A sense of belonging: we can all make a difference
Louise Banahene, Director of Educational Engagement, says that we all have a role to play in fostering a sense of belonging among our community.
The vision for the University’s Access and Student Success Strategy, launched last year, is that ‘The University of Leeds will be a place where students from diverse backgrounds feel they belong, can thrive, and are valued for their unique contribution’. A sense of belonging is vital for student success and is reflected in the University strategy, where it is acknowledged as a key element in strengthening our university community.
This needs to be considered in all Interactions between staff and students, in campus settings as well as in learning environments. As with all modes of learning, digital learning also necessitates conscious changes to embed sense of belonging. We need to get this right so that all voices and perspectives are heard and valued.
It is particularly evident in student success outcomes at undergraduate and taught postgraduate level and where students from under-represented backgrounds are less likely to stay on their course. We can often assume knowledge of the university experience or the extent to which students can access opportunities. To address this we have to acknowledge, and respond to, different experiences and needs.
We can all make a difference
Professional staff, module leads, personal tutors and many other roles (if not all) can play an important part in embedding sense of belonging. What’s important is a focus on meaningful connections and action informed by understanding the needs of our students. This includes:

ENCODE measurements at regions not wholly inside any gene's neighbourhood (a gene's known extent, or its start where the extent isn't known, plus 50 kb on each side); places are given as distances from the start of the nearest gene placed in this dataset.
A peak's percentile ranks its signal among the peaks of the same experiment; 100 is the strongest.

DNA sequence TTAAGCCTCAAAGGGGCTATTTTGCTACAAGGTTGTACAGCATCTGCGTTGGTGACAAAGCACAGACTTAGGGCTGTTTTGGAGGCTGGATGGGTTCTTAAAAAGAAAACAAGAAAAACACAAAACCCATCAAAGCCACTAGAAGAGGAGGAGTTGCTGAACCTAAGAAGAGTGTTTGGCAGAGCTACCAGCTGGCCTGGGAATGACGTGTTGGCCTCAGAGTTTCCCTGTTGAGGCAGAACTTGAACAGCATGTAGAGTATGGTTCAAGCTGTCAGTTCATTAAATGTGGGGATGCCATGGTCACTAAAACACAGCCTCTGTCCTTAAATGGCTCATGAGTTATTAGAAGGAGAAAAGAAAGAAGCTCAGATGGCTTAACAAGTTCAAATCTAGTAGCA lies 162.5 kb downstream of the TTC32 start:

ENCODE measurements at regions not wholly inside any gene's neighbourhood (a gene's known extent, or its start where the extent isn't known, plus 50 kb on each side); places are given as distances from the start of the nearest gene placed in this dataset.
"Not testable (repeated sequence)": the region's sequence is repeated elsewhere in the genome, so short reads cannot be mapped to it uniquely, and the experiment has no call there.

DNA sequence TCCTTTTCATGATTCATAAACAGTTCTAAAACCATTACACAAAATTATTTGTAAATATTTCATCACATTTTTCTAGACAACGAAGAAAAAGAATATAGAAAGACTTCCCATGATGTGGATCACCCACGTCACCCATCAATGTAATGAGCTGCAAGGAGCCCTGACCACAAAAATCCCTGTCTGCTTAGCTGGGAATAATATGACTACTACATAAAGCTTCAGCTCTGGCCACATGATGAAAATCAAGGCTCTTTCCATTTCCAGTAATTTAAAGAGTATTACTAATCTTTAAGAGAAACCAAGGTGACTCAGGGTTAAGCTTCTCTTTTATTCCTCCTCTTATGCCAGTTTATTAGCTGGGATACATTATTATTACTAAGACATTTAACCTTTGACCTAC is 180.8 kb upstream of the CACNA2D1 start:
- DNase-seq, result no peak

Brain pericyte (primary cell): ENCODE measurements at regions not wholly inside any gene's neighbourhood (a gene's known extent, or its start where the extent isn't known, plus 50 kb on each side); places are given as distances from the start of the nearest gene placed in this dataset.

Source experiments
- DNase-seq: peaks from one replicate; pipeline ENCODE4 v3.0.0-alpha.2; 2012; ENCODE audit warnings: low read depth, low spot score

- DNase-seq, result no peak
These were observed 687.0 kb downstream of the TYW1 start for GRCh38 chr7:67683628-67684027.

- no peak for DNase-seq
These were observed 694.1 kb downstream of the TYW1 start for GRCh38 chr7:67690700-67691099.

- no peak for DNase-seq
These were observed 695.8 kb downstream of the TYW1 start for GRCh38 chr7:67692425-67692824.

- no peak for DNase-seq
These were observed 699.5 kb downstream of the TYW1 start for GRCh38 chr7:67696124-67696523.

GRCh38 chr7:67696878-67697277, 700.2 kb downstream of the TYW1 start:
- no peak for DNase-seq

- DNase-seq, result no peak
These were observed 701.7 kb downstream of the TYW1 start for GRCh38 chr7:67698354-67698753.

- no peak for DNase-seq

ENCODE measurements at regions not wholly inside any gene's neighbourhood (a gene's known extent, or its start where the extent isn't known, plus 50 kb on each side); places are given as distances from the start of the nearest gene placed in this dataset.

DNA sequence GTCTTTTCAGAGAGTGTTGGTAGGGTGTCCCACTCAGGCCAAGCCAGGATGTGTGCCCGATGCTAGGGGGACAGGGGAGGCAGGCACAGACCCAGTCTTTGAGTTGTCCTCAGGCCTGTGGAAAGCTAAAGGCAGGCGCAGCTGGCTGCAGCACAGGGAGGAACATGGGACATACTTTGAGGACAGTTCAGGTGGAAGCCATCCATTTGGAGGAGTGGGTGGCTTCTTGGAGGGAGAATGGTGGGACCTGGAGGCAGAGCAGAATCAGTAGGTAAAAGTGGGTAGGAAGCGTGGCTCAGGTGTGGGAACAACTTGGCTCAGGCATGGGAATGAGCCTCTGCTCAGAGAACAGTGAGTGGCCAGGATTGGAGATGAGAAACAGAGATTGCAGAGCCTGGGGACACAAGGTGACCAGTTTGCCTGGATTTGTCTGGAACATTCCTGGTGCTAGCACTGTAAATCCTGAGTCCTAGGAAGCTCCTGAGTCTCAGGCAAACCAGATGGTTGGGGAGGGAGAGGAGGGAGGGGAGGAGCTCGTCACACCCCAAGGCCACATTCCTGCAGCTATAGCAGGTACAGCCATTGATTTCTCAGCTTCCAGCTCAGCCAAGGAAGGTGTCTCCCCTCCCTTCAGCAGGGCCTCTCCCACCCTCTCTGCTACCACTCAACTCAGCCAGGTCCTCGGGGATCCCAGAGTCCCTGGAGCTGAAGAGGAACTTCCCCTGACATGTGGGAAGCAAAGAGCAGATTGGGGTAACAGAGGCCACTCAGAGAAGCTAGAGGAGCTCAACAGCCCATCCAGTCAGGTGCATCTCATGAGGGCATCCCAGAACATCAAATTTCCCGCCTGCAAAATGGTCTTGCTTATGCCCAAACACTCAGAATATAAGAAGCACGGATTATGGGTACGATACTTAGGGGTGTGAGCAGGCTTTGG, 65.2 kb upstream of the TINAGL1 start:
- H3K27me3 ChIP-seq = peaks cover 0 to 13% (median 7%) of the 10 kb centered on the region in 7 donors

- Listening and responding to the voices of diverse communities. It’s essential in building inclusive communities and will enable us to identify areas for change.
- Providing opportunities for students to informally engage with each other – via learning communities, for example.
- Acknowledging that some students will value additional encouragement, or acknowledgment of personal circumstances.
- Avoiding assumptions of cultural capital. Acknowledging and addressing assumed knowledge or experience is as important as valuing and celebrating cultural difference.
What is underway and being planned?
Over the last few months, our institutional approach has been informed by research undertaken in the Leeds Institute for Teaching Excellence (LITE) as well as from across the sector. This has included:
- Expanded peer mentoring
- Development of resources, guidance and events to embed digital learning
- Refinement of approaches to engaging students from all routes to university including BTEC and Access to Leeds routes
- Curation of existing initiatives and creation of new ones, such as ‘I belong’ to enable students to connect with other students and find common connections.
We have already seen the effect of the ‘I belong’ initiative with staff and students highlighting the impact it has had and the recognition that they are valued. We’ve learnt a lot and intend to build on what we have learnt and to amplify the messages. It’s vital we all understand our role, and can make conscious changes to our practice and pedagogies, to enable the cultural shift required.
Over the next six months, we’ll be creating additional resources and events to help staff in their roles. Additional student and academic research is planned through LITE and we’ll be identifying additional mechanisms to embed guidance.
If you are interested in finding out more, or want to get involved in the institutional sense of belonging working group, I would love to hear from you – please email firstname.lastname@example.orgPosted in: University newsMy Week